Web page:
The best crossbow target for the money this season is the Rinehart 18-1 Broadhead Target. It doesn’t ruin broadheads and takes barrels of abuse.
Having completely worn to death my old Hurricane bag target, I decided to take the time to do a bit of research into the best crossbow targets.
I can’t complain, I got a lot of service from my Hurricane, but things change fast and it generally pays to do your due diligence.
The Hurricane was great for field-tips, but I’d like to be able to practise with my crossbow broadheads from time to time. Also, it took some serious damage from being left out in the sun.
So it was time to look for something new.
I’ve pieced together this article based on my research (and final purchase decision). First though, I’ll let you know a bit about the characteristics of a good crossbow target, and the different types of targets available. Then we’ll dive into five reviews – one for each type I looked into.
The best crossbow targets I review are the:
- Rinehart 18-1 Broadhead Target
- SpyderWeb ST 18XL Field Point Crossbow Block Target
- Morrell Double Duty 450FPS Field Point Bag Target
- GlenDel Full-Rut Buck 3D Target
- Splatterburst Targets
Although my final decision was the Rinehart 18-1 Broadhead Target check out the reasons I give in the review below. Depending on your situation, there could be a more appropriate crossbow target for you.
- Read more: 9 top crossbows for men: most accurate, or fastest?
- Read more: 7 best crossbow for women: agility or power?
- Read more: best crossbow broadheads – unbiased, expert reviews
The best crossbow targets: key characteristics
Of course you’ll want the bag to last for a long time. Some of the best last as much as ten years. Synthetic fillers and foam generally last for a long time. Look for materials that are high quality, and be prepared to pay a little extra so that you don’t find yourself buying another target in 18-24 months.
If you’re buying a bag target, is the outer layer resistant to fraying so that the inner material doesn’t fall out? If you get a 3D deer, is the core replaceable?
It’s essential that your crossbow target is thick/compact enough to prevent the arrow from burying itself deep in the target. Particularly at high speeds of 350 FPS+, where it becomes more noticeable on some targets.
The problem with burying the bolt deep in the target is a) it’s a nightmare to pull out, and importantly b) it ends up doing damage to the vanes, and you have to replace them.
The counterpoint to resistance is that we’d like to be able to easily remove the bolts from the target. If it’s compact, it may make it much harder to remove the bolt, particularly if the target is made of foam.
Cool tip: struggling to get your arrows out of your target? Try applying a touch of washing liquid or soap to the arrow before you shoot. It’ll make removing it that little bit easier.
We don’t want the target to damage our arrows, or more commonly, their broadheads. If it’s hard to remove the bolt, you may end up leaving a loose field-tip (or worse, your precious broadheads) inside the target.
Some broadhead targets will allow you to open them up and retrieve the broadhead from within. If you can’t get inside your target however, you’ll end up fighting with your target – and possibly damaging it – in an attempt to retrieve your crossbow broadhead(s).
We want the target to be suitable for the type of crossbow and arrow we’re shooting.
If you’re working with broadheads, you probably want a foam target which allows you quick (and easy) entry. This however comes at the expense of easy removability of your arrows.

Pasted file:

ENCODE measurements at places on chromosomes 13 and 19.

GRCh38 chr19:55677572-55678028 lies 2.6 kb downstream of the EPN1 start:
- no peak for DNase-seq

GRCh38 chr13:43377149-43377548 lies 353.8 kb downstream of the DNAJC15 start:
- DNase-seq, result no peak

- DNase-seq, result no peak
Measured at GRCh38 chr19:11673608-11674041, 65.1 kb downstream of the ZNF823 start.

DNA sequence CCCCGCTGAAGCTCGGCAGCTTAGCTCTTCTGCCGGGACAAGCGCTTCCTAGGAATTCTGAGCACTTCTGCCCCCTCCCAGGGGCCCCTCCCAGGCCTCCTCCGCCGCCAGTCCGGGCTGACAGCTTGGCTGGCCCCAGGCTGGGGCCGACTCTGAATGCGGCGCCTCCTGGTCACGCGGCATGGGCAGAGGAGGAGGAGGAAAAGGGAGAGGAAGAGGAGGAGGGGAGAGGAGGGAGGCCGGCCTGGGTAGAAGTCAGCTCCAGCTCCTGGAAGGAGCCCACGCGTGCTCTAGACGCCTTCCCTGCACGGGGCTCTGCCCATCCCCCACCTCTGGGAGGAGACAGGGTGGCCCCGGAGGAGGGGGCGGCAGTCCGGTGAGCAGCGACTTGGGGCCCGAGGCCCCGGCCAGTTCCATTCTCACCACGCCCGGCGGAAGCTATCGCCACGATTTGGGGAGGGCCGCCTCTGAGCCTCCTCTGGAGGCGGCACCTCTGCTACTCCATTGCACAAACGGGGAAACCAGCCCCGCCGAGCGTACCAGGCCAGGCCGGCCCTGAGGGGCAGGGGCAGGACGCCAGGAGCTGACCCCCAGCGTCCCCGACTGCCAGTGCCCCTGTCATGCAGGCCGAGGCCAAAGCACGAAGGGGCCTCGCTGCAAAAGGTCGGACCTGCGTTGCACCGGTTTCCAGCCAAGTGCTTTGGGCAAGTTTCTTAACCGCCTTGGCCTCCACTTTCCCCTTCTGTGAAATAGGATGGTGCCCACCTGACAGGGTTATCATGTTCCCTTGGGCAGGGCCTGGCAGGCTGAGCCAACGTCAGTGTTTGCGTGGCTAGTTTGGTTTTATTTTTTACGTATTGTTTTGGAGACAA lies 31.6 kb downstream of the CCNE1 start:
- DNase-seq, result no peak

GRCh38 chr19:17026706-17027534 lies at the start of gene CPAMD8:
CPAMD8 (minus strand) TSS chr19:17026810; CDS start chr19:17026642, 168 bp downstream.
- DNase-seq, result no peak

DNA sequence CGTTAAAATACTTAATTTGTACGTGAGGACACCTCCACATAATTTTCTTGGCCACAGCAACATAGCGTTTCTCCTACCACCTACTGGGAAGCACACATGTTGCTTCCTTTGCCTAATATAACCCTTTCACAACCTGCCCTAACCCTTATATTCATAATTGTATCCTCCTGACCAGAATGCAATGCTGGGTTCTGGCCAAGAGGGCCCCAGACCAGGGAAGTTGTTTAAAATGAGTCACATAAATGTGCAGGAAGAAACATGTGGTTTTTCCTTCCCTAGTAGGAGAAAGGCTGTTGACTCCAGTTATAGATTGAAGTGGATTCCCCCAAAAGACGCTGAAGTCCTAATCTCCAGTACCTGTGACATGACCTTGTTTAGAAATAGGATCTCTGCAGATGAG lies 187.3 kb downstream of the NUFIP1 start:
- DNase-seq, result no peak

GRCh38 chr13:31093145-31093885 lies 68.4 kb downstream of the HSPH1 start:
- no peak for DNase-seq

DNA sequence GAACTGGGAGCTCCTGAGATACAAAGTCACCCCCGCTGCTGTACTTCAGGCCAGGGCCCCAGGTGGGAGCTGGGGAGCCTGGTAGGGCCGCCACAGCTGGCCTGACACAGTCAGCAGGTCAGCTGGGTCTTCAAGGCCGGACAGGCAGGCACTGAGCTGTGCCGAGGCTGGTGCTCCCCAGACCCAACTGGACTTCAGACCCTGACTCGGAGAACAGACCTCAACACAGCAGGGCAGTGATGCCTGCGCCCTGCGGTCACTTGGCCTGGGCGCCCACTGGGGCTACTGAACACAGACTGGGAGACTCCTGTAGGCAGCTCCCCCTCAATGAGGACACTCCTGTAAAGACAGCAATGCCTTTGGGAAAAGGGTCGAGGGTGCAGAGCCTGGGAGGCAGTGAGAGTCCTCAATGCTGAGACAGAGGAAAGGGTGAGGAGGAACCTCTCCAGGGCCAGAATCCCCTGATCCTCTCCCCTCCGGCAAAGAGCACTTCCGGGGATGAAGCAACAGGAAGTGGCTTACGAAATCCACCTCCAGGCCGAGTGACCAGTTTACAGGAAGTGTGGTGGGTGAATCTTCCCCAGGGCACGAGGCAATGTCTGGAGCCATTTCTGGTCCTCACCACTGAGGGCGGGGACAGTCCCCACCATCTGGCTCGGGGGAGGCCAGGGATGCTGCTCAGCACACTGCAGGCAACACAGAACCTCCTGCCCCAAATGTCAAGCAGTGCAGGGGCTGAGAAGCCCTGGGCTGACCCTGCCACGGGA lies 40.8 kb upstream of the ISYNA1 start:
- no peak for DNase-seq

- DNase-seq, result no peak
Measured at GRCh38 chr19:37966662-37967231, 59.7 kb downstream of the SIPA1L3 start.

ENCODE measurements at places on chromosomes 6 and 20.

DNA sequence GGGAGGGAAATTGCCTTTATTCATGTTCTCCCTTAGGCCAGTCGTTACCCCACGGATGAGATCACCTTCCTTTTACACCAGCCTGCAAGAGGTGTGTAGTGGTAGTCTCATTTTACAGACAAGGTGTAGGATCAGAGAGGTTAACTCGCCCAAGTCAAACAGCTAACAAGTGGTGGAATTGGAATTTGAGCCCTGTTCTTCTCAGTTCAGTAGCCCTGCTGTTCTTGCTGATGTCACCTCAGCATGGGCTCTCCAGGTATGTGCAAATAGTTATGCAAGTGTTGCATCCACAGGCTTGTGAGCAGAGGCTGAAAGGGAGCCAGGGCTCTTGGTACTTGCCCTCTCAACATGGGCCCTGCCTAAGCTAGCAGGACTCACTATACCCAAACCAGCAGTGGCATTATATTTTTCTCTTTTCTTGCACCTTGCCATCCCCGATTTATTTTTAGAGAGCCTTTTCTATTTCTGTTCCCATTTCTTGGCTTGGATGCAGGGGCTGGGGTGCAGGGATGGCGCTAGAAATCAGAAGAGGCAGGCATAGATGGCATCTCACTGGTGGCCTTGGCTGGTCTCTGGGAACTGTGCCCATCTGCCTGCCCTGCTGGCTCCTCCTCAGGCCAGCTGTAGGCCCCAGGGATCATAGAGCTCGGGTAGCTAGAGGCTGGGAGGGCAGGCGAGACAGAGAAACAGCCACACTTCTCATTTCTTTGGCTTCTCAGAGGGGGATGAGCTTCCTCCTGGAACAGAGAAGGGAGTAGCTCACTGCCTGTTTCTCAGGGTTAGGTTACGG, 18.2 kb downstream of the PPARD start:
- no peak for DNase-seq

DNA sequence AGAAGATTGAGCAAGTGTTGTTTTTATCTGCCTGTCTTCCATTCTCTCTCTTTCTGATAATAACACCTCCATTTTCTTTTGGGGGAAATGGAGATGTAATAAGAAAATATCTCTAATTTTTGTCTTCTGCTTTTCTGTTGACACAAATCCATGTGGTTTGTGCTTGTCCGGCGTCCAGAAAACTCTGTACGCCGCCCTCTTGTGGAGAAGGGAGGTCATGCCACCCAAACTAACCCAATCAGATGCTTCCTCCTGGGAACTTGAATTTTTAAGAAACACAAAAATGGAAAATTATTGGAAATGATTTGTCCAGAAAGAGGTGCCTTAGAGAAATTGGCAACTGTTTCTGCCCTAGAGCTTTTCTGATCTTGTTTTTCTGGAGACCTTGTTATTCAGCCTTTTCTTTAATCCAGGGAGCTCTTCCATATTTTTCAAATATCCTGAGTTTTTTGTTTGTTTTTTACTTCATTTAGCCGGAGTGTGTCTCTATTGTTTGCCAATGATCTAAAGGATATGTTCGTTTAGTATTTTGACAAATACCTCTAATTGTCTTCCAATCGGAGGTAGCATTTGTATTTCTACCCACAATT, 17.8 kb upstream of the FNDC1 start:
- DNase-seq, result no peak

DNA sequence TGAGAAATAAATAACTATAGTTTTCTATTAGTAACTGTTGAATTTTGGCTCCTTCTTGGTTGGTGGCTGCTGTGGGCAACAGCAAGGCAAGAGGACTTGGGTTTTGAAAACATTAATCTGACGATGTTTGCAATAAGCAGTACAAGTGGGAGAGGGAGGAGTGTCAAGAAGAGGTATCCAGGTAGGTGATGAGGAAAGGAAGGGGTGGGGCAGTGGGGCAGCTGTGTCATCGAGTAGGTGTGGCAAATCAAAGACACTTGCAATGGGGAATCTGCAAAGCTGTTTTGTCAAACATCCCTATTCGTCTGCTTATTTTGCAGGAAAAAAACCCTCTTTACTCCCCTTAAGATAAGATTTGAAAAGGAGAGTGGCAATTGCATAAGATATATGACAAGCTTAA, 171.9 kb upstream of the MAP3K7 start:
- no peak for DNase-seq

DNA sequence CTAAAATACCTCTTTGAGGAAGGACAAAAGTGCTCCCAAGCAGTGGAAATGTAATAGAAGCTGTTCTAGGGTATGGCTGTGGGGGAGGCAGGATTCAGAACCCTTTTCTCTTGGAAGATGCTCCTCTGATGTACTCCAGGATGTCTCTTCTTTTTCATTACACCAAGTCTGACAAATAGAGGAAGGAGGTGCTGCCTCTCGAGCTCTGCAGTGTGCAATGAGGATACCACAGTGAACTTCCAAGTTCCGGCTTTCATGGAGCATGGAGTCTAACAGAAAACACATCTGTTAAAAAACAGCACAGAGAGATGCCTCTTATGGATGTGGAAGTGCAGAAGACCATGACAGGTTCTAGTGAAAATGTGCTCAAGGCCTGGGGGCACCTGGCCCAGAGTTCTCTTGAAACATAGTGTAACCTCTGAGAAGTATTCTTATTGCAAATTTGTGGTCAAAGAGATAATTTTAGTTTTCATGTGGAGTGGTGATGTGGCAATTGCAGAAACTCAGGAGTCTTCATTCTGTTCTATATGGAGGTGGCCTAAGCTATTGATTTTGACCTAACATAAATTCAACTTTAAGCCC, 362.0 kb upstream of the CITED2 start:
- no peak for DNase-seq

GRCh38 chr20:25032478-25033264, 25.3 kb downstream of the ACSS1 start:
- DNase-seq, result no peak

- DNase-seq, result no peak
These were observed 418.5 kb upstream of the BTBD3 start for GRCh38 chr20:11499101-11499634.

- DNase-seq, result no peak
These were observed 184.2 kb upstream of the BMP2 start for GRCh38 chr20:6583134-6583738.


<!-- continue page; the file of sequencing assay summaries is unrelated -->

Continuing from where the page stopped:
If you’re doing a lot of practice with field tips, there’s no reason to go for foam, as there are some other really high-quality polyester fillers which allow you to slide the arrows out with zero resistance.
Multiple aim points
It makes sense to be able to practise grouping around several aim points before walking 20+ metres to collect your arrows.
Does the target that you’re considering allow you to mix up the target faces? Maybe it has multiple sides you can aim at, removable covers or adhesive targets you can swap in.
Don’t miss my adhesive target review below for a fun solution to boring targets.
Also, I personally don’t like my crossbow targets to be big circles, because it’s just not realistic. If you’re aiming at game, you want to be hitting a spot no bigger than an inch or so in diameter. This begs the question, why don’t we practise with no more than inch-wide targets?
What’s more, ideally I want rings that get bigger in exact inches, so that I know how many clicks I need to be able to sight in with my scope.
I’m not interested in big circles and extravagant shapes or patterns, they won’t help me get better at taking down deer!
Depending on the shape of your target it might not be so important, but normally you don’t want your target to move around every time you hit it. Otherwise you’ll be going backwards and forwards between every shot to straighten it up.
Ideally therefore, the target needs a bit of weight to it so that it can take the hit and stay still. I have seen that some people end up putting logs and other weights behind their targets to stop them moving when the going gets tough.
The issue with denser, heavier targets is that you’re sacrificing on mobility. If you like to take your target with you to different places then take into account portability. Does it have a handle or wheels to help you move it?
Finally, if you’re working with youngsters or inexperienced hunters, then we probably want a bigger target which is a little less compact so that it’s easier to remove the arrows, and make it more fun!
Best crossbow targets: different types
If you’re crossbow shooting with field-tips then block targets may well be the best solution for you.
Blocks are densely packed with heavy material inside, and its stocky dimensions generally prevent too much movement.
If you find a foam block then you’ll be able to fire broadheads into it. This may make removing the arrow trickier, however some of the newer ones are made of other materials with less resistance.